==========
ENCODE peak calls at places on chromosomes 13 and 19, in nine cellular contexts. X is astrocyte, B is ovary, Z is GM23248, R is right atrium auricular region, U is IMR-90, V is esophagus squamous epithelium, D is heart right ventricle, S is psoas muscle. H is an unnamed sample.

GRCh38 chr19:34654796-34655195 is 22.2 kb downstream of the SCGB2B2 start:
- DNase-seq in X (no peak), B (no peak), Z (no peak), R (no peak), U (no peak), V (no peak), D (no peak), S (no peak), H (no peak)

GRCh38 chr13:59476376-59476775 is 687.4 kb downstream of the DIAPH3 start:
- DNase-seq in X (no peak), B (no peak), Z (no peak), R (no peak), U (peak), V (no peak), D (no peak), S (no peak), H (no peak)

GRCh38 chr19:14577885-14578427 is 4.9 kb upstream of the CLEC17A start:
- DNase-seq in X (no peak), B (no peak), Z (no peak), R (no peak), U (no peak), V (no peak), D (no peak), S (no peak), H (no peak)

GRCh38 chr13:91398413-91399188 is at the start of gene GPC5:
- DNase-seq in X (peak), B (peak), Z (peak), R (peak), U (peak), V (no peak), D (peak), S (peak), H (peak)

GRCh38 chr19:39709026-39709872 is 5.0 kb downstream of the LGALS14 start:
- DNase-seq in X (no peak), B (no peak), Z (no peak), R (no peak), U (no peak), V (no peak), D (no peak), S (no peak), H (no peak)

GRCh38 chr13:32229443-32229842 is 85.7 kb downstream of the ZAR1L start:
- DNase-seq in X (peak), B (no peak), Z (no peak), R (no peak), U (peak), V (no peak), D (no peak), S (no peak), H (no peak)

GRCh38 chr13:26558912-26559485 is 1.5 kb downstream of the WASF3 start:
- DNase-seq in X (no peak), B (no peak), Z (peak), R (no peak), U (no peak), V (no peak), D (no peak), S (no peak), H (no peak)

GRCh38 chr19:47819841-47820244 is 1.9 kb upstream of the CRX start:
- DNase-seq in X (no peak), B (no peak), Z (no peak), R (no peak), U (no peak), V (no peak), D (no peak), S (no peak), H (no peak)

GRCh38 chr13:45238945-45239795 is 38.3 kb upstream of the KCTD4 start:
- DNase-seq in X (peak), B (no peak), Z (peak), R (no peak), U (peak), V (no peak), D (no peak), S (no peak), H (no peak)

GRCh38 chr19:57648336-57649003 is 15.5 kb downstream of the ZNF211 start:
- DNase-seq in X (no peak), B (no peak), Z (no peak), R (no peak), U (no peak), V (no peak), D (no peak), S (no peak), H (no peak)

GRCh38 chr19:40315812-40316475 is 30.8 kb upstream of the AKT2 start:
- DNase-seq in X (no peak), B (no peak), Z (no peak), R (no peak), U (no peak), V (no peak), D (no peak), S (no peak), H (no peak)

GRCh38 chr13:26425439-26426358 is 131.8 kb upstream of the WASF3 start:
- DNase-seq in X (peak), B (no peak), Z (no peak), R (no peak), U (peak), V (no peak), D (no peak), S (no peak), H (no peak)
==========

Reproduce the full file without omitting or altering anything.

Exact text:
ENCODE peak calls at places on chromosomes 13 and 19, in nine cellular contexts. X is astrocyte, B is ovary, Z is GM23248, R is right atrium auricular region, U is IMR-90, V is esophagus squamous epithelium, D is heart right ventricle, S is psoas muscle. H is an unnamed sample.

GRCh38 chr19:34654796-34655195 is 22.2 kb downstream of the SCGB2B2 start:
- DNase-seq in X (no peak), B (no peak), Z (no peak), R (no peak), U (no peak), V (no peak), D (no peak), S (no peak), H (no peak)

GRCh38 chr13:59476376-59476775 is 687.4 kb downstream of the DIAPH3 start:
- DNase-seq in X (no peak), B (no peak), Z (no peak), R (no peak), U (peak), V (no peak), D (no peak), S (no peak), H (no peak)

GRCh38 chr19:14577885-14578427 is 4.9 kb upstream of the CLEC17A start:
- DNase-seq in X (no peak), B (no peak), Z (no peak), R (no peak), U (no peak), V (no peak), D (no peak), S (no peak), H (no peak)

GRCh38 chr13:91398413-91399188 is at the start of gene GPC5:
- DNase-seq in X (peak), B (peak), Z (peak), R (peak), U (peak), V (no peak), D (peak), S (peak), H (peak)

GRCh38 chr19:39709026-39709872 is 5.0 kb downstream of the LGALS14 start:
- DNase-seq in X (no peak), B (no peak), Z (no peak), R (no peak), U (no peak), V (no peak), D (no peak), S (no peak), H (no peak)

GRCh38 chr13:32229443-32229842 is 85.7 kb downstream of the ZAR1L start:
- DNase-seq in X (peak), B (no peak), Z (no peak), R (no peak), U (peak), V (no peak), D (no peak), S (no peak), H (no peak)

GRCh38 chr13:26558912-26559485 is 1.5 kb downstream of the WASF3 start:
- DNase-seq in X (no peak), B (no peak), Z (peak), R (no peak), U (no peak), V (no peak), D (no peak), S (no peak), H (no peak)

GRCh38 chr19:47819841-47820244 is 1.9 kb upstream of the CRX start:
- DNase-seq in X (no peak), B (no peak), Z (no peak), R (no peak), U (no peak), V (no peak), D (no peak), S (no peak), H (no peak)

GRCh38 chr13:45238945-45239795 is 38.3 kb upstream of the KCTD4 start:
- DNase-seq in X (peak), B (no peak), Z (peak), R (no peak), U (peak), V (no peak), D (no peak), S (no peak), H (no peak)

GRCh38 chr19:57648336-57649003 is 15.5 kb downstream of the ZNF211 start:
- DNase-seq in X (no peak), B (no peak), Z (no peak), R (no peak), U (no peak), V (no peak), D (no peak), S (no peak), H (no peak)

GRCh38 chr19:40315812-40316475 is 30.8 kb upstream of the AKT2 start:
- DNase-seq in X (no peak), B (no peak), Z (no peak), R (no peak), U (no peak), V (no peak), D (no peak), S (no peak), H (no peak)

GRCh38 chr13:26425439-26426358 is 131.8 kb upstream of the WASF3 start:
- DNase-seq in X (peak), B (no peak), Z (no peak), R (no peak), U (peak), V (no peak), D (no peak), S (no peak), H (no peak)